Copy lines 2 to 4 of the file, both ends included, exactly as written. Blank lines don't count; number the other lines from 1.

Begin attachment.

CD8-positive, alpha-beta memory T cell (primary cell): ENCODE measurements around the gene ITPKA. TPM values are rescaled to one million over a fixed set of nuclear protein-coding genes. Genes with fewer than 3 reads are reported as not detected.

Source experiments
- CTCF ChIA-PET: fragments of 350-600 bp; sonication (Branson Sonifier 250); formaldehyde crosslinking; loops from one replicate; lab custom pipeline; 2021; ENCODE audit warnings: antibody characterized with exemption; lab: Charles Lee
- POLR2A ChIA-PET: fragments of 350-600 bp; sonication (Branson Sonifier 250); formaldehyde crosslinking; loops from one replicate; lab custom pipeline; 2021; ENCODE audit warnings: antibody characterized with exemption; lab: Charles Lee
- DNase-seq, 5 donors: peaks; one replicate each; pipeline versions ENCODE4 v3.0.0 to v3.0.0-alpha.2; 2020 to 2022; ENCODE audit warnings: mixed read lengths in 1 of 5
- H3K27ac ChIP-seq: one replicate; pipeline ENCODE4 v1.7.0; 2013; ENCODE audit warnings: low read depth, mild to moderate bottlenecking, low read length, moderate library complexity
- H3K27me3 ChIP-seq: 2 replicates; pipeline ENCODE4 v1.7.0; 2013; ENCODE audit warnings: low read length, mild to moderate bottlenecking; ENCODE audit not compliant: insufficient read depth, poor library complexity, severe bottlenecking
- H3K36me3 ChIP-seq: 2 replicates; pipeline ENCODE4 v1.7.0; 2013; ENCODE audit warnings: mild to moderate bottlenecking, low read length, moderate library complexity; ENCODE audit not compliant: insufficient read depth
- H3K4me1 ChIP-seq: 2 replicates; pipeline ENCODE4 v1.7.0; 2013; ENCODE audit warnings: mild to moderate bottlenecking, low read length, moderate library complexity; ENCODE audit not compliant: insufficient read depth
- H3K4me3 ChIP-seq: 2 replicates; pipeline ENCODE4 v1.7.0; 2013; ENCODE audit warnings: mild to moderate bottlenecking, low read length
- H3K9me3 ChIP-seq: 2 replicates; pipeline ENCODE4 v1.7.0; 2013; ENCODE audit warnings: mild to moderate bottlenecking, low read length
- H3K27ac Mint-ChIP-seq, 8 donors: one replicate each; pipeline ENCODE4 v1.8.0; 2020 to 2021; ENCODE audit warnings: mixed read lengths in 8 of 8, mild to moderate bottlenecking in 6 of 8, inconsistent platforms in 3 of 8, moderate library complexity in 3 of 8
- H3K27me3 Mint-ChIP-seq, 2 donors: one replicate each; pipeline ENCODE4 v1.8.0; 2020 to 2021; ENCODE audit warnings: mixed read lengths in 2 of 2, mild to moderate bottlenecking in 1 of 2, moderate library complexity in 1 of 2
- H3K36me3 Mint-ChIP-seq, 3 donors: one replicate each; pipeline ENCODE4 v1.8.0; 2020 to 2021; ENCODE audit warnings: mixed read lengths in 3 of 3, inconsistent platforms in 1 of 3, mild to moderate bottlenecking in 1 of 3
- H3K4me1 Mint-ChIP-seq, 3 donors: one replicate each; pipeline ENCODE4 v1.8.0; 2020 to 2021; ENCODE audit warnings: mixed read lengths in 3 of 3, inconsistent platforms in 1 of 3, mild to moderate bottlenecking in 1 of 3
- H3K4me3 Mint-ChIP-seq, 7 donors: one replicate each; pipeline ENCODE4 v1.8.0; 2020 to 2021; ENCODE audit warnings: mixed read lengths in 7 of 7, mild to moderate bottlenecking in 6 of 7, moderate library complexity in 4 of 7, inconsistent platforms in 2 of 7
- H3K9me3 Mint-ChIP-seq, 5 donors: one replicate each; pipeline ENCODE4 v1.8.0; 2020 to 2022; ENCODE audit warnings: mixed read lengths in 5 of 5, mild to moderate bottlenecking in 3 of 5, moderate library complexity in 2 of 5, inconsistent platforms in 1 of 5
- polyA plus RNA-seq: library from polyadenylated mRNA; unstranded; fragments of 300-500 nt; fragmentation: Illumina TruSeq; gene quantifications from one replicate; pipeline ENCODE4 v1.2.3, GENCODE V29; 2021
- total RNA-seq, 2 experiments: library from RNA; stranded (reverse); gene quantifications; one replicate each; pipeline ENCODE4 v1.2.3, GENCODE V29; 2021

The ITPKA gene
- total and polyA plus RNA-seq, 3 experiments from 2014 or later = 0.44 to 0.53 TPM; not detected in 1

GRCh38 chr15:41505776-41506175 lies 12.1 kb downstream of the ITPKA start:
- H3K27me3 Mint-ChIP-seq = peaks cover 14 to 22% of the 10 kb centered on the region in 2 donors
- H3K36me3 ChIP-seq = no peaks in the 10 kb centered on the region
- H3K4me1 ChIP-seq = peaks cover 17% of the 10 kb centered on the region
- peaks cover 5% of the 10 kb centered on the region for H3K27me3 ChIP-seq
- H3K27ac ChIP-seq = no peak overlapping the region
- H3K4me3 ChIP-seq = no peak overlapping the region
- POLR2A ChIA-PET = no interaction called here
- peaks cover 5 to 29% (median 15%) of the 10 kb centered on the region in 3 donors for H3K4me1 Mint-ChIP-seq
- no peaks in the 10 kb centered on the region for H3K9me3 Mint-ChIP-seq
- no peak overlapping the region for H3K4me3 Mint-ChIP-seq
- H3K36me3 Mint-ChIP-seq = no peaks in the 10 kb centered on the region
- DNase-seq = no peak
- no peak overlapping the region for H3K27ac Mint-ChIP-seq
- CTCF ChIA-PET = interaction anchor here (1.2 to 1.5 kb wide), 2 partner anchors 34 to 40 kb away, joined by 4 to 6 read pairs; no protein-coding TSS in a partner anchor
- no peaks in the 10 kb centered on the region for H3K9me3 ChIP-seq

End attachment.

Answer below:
Source experiments
- CTCF ChIA-PET: fragments of 350-600 bp; sonication (Branson Sonifier 250); formaldehyde crosslinking; loops from one replicate; lab custom pipeline; 2021; ENCODE audit warnings: antibody characterized with exemption; lab: Charles Lee
- POLR2A ChIA-PET: fragments of 350-600 bp; sonication (Branson Sonifier 250); formaldehyde crosslinking; loops from one replicate; lab custom pipeline; 2021; ENCODE audit warnings: antibody characterized with exemption; lab: Charles Lee